Features

Anouk van Dijk’s 247 Days in Aus

By Rain Francis.

“It’s just like Holland!” Anouk van Dijk exclaims cheerfully as she arrives at the Chunky Move studios. It’s 10:30am in late February and Melbourne is doing that thing where – after a prolonged streak of stifling weather – it’s really, really raining.

Van Dijk and I are meeting up today to talk about her new work for Chunky Move, 247 Days, which will premiere at the Merlyn Theatre on March 15. The new creation will be her second work as Artistic Director, having taken over from Gideon Obarzanek last year. Her 2012 work An Act of Now was a huge success, or in her words, “a total blast. Very outgoing, very site-specific and with lots of people involved. It was really an event.”

Presented as part of the Melbourne Festival, An Act of Now won best new Australian work in The Age Critic Awards. From van Dijk’s perspective, it was an excellent way to begin work with a new group of collaborators, to break her into her new role in a new country – and now the time has come to go deeper.

Anouk van Dijk's 247 Days, Chunky Move, Australia

Chunky Move in ‘247 Days’

“I have to start looking at things from different perspectives, inevitably,” she explains. “Moving to the other side of the world, moving to another culture, how do you communicate with people? In Europe, we all speak English with each other because that’s the only language we can all share. You develop a particular kind of language together, which people call ‘eurenglish’. For the last couple of months, I’ve been trying to understand how to speak English here.”

This question of communication and human interaction forms the basis of 247 Days. Van Dijk is interested in how we view the world, and how the world views us. “Do we behave as expected, or accept who we truly are?” asks the press release for 247 Days. “If we could observe ourselves in an unguarded moment, what would we see?”

To begin finding answers to these questions, van Dijk and her dancers made “a few thousand beautiful pictures” with celebrated dance photographer Jeff Busby, who also collaborated on An Act of Now. These images, amongst other devices, became the inspiration which has informed the choreography.

“I wanted to literally capture a moment in time, so we started to make photographs of people in movement; the dancers, their families, their friends, the staff, their families,” says van Dijk. “I wanted to capture these moments when people are taken off guard, or about to recover from something or surrendering into something. For me, this also stands for this moment in time, the discovery process we’re in.”

The cast of 247 Days includes five dancers from An Act of Now and one new addition, Tara Soh, formerly of Australian Dance Theatre. All in their early or mid-twenties, they are at a point of discovering new ways of moving and new ways of thinking about dance, van Dijk explains. “They are all discovering certain things for the first time and becoming aware of certain patterns and mechanisms, in themselves and in society. It’s a really exciting departure point for a dialogue, for all of us,” she says.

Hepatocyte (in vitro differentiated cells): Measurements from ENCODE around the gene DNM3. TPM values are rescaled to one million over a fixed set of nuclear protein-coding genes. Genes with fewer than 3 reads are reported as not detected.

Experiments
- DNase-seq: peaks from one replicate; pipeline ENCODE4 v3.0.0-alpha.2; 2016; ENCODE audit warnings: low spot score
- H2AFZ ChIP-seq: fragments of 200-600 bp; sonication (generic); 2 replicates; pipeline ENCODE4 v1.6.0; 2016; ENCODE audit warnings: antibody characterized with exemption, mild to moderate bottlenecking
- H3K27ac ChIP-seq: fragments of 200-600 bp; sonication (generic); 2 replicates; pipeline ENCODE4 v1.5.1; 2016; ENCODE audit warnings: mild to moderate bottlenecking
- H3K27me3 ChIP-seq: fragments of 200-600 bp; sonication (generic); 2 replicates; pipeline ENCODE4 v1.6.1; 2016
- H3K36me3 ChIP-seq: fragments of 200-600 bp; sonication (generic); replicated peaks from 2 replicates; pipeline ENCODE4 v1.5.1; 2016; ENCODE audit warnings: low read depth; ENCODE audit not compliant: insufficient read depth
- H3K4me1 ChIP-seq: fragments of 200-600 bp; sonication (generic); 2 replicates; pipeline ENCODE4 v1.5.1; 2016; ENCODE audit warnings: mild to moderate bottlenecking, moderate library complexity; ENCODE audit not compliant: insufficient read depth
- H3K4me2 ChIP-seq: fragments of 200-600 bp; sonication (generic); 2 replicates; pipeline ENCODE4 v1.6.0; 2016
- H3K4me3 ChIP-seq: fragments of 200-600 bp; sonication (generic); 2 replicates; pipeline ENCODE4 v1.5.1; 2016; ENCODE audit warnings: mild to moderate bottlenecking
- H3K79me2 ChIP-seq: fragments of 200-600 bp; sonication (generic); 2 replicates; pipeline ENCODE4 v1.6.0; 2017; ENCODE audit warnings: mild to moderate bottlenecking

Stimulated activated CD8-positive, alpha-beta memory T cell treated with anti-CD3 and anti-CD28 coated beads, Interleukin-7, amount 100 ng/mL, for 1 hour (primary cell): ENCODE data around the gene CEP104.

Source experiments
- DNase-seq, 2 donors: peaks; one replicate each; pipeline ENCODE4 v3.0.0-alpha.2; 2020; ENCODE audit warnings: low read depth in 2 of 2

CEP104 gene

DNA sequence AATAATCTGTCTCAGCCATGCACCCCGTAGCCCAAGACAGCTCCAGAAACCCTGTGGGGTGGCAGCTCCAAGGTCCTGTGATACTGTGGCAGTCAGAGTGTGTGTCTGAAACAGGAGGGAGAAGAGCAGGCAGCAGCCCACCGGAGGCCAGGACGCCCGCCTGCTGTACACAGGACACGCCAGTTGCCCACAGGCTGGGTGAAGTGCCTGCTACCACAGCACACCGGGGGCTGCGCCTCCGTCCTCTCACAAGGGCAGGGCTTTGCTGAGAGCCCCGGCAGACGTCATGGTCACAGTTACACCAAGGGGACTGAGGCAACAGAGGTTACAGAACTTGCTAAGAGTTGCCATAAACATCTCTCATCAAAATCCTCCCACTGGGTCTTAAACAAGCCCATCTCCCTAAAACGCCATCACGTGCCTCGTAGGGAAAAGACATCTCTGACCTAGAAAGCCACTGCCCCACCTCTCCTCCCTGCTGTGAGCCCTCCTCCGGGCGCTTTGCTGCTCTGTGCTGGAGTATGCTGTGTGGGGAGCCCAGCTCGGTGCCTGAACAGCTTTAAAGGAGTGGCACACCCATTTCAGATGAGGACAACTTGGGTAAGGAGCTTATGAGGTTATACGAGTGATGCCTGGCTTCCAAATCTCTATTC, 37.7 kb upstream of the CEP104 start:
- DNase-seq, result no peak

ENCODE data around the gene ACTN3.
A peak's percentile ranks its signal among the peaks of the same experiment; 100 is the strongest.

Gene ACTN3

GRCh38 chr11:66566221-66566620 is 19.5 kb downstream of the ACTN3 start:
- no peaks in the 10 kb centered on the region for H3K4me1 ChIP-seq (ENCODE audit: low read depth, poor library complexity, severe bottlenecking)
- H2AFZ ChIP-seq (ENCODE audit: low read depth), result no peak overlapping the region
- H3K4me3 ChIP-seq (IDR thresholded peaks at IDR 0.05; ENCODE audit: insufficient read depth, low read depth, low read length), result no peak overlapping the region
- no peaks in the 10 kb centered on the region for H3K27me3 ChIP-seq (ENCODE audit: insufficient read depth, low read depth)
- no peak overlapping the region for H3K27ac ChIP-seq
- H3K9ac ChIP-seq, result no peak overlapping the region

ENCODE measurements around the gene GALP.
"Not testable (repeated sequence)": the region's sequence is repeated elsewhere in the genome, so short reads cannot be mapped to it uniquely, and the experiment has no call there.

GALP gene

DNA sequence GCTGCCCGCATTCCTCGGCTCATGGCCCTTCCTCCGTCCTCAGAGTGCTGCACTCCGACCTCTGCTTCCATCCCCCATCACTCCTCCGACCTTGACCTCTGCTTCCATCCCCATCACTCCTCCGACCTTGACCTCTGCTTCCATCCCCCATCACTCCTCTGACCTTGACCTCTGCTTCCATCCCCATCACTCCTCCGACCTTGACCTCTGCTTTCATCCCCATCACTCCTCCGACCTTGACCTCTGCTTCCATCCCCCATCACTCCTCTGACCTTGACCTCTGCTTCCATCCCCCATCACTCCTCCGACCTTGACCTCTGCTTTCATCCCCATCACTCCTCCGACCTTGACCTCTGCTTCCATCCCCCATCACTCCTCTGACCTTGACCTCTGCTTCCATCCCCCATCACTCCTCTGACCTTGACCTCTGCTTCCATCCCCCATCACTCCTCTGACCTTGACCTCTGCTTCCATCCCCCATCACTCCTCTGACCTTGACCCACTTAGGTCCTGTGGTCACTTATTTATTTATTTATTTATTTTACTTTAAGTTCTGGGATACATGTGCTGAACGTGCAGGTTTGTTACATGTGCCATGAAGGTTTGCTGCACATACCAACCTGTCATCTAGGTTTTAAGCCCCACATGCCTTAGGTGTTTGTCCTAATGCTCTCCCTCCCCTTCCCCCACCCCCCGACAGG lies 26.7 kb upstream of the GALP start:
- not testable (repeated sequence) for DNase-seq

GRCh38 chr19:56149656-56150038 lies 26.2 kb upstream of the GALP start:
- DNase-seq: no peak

Part of the dancers’ discoveries can be attributed to learning Countertechnique, a method of thinking and a practice that van Dijk has developed over the past 20 years. The basic principle is that, rather than working with a ‘centre’, one works with energy directions. Every direction has an opposite and the two of them together create the balance. This application of this idea results in more freedom in the joints, freedom of mobility, ease of directional changes, and the ability to retain speed, momentum and balance. “That’s the mechanics we work with, and I’ve developed a toolbox full of practical knowledge the dancers can use in order to achieve this,” says van Dijk. “It enables them to be more proactive in their training, to deal with injuries better… and it makes movement less exhausting.”

247 Days is being presented as part of Dance Massive, a bi-annual festival of contemporary choreography. It’s an intoxicating time for Melbourne dance fans, with works being presented by Stephanie Lake, Larissa McGowan, Lucy Guerin, Antony Hamilton, Jo Lloyd and many others. “I would like to see everything,” van Dijk says emphatically. “That’s very frustrating, because in the first week I can’t see anything. It’s a really exciting way for me to get to know, in a short amount of time, many Australian artists that I don’t know yet.”

The spirit of curiosity, exploration and discovery is all around her, it seems. She left her European homeland last year to take up the coveted post of Artistic Director, the first person to take the helm of a much-loved company after the founders. So, while it also means “what’s going on in people’s consciousness 24/7”, the title of her new work also stands for the amount of time she has been in Australia.

As we head into Spring, these stifling days will become a memory, documented in part by a dance work created to capture the moment. And, with the next 247 days of van Dijk’s journey sure to bring more of our famous weather, I’m sure she will feel right at home in Melbourne.

247 Days by Chunky Move
Friday March 15 – Saturday March 23
Merlyn Theatre, The Malthouse
www.dancemassive.com.au

Top photo: Anouk van Dijk by Silvia Sztankovits

Click to comment

Leave a Reply

Your email address will not be published. Required fields are marked *

*

To Top